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Leonid Meteor Shower 2017: How and where to see it


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Mid-November is a month for professional and amateur stargazers alike, as they are treated with a remarkable spectacle courtesy of the Leonids Meteor Shower.

What is it?

The Leonids Meteor Shower is one of the most famous meteoric events of the year. Named after the constellation Leo, as when viewing the shower it appears as though the meteors emanate from it, the source of the spectacular fireballs is due to the Tempel-Tuttle; a comet with an orbital period of 33 years. As it passes the sun each orbit, ices from the comet melt causing particles to shoot through the earth’s atmosphere as comets.

When will the Leonids occur?

In 2017, the Leonids shower will peak between November 17 and 18, between midnight and dawn. To make the most of this awe-inspiring astronomical event, we have compiled some of the must-see places to successfully view the shower, along with tips to comfortably view them locally.

How can you see it?

It really can be as easy as turning all your house lights off, finding a comfortable spot in your back garden and gaze up at the sky. Although, that all depends on location. If you’re lucky enough to live in an area close to the countryside with minimal light pollution, you are guaranteed to see meteors. A full moon also hampers the ability to see the night sky, as it casts a glow that acts similarly to light pollution. Luckily, this coming week the moon will enter its first phase keeping the skies clear of obscurities.

If, however, you live in a densely populated area, all it takes is a short journey out of the city to country parks or empty fields that allow the sky to breathe and allow you to view the shower in its entirety.

All you need when viewing the shower is your eyes, a comfortable place to recline or lie down and to give your eyes 20 to 30 minutes to fully adjust to the dark.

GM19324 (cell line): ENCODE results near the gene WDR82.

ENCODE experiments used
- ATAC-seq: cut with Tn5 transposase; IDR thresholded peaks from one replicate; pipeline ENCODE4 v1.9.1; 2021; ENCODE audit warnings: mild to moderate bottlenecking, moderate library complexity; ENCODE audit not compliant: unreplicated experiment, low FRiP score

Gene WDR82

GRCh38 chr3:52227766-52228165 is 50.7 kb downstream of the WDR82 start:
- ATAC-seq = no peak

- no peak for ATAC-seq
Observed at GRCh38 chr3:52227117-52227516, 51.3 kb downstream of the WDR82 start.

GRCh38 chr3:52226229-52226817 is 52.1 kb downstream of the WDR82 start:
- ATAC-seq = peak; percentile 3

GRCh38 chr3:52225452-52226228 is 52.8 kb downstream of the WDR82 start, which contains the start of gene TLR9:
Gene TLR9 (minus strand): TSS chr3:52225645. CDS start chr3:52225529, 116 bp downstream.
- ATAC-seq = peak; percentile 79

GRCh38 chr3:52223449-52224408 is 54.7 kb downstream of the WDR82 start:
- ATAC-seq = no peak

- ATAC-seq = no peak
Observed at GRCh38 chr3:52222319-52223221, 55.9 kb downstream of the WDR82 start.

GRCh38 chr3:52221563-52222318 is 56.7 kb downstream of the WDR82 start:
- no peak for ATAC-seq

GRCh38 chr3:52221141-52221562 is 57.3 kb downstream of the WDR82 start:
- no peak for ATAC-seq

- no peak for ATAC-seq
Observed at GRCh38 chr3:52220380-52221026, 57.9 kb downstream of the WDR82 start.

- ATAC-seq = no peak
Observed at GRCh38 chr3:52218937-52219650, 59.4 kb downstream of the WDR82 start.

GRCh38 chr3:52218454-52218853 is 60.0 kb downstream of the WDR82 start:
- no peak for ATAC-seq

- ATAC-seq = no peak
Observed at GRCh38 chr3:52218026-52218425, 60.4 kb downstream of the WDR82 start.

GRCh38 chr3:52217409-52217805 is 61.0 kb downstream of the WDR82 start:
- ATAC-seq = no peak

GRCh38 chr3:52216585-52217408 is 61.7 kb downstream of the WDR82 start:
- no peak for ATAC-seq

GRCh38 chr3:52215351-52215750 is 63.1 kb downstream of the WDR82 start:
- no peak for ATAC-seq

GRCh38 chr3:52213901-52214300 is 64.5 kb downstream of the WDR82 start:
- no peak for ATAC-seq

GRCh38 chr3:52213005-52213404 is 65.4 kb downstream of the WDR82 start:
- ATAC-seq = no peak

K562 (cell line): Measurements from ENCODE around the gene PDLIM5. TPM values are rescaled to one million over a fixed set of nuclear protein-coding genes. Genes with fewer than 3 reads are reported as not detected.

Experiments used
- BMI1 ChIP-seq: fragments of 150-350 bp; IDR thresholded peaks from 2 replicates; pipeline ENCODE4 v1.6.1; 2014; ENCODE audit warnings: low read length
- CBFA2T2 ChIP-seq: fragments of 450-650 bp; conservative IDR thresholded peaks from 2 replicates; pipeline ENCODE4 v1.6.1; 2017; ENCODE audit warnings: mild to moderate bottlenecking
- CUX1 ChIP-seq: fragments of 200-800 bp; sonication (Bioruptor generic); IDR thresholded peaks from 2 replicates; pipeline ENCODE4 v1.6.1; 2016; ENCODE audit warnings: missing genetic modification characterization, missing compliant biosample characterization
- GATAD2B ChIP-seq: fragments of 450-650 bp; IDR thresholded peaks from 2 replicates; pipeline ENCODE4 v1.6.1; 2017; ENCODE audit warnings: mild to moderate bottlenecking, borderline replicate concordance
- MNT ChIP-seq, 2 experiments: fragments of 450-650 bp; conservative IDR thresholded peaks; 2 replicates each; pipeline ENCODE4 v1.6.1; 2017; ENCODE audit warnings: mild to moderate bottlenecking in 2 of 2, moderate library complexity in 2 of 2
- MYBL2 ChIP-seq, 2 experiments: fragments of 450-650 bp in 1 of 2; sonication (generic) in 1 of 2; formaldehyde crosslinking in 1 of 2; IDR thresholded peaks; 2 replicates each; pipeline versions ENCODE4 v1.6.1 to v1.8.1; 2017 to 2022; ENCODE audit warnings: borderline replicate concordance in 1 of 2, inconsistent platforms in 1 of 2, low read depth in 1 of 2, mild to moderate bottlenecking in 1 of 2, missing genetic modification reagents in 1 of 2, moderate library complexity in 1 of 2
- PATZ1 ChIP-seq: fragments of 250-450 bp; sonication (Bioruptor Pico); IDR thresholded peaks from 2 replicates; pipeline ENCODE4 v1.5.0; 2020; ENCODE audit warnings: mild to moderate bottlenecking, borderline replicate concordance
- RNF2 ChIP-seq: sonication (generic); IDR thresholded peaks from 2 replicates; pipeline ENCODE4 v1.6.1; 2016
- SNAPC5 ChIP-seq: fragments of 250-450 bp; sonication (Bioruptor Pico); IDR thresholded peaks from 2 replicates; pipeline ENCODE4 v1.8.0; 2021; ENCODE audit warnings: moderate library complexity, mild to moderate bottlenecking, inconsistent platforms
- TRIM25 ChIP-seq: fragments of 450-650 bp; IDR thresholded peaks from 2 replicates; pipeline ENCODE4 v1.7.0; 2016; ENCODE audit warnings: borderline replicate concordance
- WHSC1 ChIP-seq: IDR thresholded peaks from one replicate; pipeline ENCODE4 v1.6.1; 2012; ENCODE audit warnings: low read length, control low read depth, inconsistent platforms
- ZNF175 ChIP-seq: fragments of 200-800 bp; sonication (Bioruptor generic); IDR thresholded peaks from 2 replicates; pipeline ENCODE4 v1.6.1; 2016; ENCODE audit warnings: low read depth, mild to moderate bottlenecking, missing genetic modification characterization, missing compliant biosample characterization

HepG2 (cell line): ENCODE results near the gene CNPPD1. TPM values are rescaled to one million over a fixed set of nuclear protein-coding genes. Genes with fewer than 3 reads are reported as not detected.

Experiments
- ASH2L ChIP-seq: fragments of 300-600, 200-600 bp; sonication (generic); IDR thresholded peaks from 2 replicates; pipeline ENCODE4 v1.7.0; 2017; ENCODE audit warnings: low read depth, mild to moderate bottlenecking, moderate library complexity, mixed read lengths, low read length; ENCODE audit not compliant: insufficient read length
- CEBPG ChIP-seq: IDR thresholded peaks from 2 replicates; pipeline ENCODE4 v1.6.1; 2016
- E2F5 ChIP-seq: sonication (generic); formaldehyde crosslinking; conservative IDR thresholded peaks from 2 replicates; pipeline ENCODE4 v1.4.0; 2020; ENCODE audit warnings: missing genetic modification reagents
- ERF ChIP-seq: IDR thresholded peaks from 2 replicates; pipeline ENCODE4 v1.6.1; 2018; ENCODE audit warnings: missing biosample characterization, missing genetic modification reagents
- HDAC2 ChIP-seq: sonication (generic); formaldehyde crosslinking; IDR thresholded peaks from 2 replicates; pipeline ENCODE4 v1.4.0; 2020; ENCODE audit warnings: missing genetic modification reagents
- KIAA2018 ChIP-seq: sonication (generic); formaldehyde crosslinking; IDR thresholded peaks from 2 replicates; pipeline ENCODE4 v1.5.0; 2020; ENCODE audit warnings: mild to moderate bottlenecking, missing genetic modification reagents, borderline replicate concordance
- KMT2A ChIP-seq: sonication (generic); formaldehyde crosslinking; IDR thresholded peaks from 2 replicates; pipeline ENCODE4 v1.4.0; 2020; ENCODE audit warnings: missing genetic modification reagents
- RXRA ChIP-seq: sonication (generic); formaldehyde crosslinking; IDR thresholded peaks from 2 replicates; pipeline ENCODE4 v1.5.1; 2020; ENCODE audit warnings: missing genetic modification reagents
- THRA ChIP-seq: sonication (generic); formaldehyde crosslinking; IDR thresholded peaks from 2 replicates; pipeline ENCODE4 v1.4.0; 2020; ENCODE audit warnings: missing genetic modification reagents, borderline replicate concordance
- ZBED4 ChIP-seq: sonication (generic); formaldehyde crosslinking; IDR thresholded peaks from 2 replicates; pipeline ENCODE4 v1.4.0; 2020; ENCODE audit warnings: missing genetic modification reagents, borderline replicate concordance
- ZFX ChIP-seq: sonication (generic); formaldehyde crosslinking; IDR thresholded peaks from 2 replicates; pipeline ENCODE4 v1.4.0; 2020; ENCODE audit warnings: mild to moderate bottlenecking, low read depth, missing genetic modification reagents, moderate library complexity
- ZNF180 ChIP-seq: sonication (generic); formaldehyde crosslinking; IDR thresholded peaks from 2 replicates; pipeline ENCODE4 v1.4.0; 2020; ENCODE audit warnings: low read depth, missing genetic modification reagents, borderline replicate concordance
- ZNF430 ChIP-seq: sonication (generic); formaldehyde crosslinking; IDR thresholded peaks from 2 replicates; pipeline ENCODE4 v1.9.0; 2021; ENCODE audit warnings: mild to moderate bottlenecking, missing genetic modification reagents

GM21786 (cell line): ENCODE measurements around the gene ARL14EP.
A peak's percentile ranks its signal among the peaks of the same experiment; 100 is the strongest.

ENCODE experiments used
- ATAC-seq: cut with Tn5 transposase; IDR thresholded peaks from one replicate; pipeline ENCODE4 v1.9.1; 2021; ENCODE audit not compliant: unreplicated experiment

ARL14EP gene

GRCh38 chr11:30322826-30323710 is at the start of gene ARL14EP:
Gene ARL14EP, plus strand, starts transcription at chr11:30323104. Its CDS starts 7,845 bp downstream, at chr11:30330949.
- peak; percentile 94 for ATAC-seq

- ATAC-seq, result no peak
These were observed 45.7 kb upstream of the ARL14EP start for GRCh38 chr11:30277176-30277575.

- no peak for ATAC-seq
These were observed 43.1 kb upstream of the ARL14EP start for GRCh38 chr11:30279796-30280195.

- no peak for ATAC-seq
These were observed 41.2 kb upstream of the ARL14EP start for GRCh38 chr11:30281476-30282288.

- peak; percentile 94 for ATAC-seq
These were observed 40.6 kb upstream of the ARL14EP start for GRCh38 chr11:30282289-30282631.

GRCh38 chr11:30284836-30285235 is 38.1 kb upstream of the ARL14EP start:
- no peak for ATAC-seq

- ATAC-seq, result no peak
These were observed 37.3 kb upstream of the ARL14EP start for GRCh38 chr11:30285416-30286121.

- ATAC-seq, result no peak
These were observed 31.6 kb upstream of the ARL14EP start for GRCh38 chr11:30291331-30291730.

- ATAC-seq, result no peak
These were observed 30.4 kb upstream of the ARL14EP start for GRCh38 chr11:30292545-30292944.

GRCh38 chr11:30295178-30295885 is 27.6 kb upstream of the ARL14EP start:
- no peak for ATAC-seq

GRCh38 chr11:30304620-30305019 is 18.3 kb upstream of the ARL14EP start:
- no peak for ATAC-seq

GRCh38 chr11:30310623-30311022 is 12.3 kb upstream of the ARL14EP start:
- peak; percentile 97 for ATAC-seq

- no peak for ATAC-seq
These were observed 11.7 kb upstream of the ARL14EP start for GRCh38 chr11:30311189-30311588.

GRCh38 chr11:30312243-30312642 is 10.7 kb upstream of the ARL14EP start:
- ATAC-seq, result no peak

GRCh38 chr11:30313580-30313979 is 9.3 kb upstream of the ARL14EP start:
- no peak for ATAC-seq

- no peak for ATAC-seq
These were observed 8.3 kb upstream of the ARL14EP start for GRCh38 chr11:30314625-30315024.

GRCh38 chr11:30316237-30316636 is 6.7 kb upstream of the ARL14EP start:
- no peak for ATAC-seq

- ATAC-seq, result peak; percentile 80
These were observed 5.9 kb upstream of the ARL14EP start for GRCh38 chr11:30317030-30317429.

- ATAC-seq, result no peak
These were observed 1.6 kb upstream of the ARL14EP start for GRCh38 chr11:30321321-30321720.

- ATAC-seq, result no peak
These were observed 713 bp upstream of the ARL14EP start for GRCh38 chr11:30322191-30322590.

Where to go to see the Leonids Meteor Shower:

The best for adventurers

If your back garden or local areas aren’t exciting enough, England is famous for its beautiful national parks. They cover the length and breadth of the country and offer some of the most spectacular vistas to view the night sky with no artificial light interruptions. From the New Forest to the Peak District, Dartmoor to Exmoor, the pitch black allows to witness the night sky in its natural state and to see the Leonid shower in its entirety.

The best for beachcombers

The same goes for the coast. Avoid popular coast towns such as Brighton and Blackpool, as these will be laden with light pollution and busy with tourists. It’s best – if you can – to find remote beaches and coastal villages, where urban light is absent, and tourists tend to visit in the day rather than night.

The best for indulging

Tucked in the spectacular Kielderhead National Nature Reserve in Northumberland, Landal Kielder Water & Forest Park is ‘the fourth largest place in the world with Dark Sky Status’ and one of the best places in the country to spectate the Leonid Meteor Shower. The first of its kind in England, it allows one of the best experiences to watch the stars normally, let alone watching a famous meteor shower.

You can even view the shower in private stargazing pods or from their own ‘luxury lodge’s outdoor hot tub.’ I mean, what’s not to miss?


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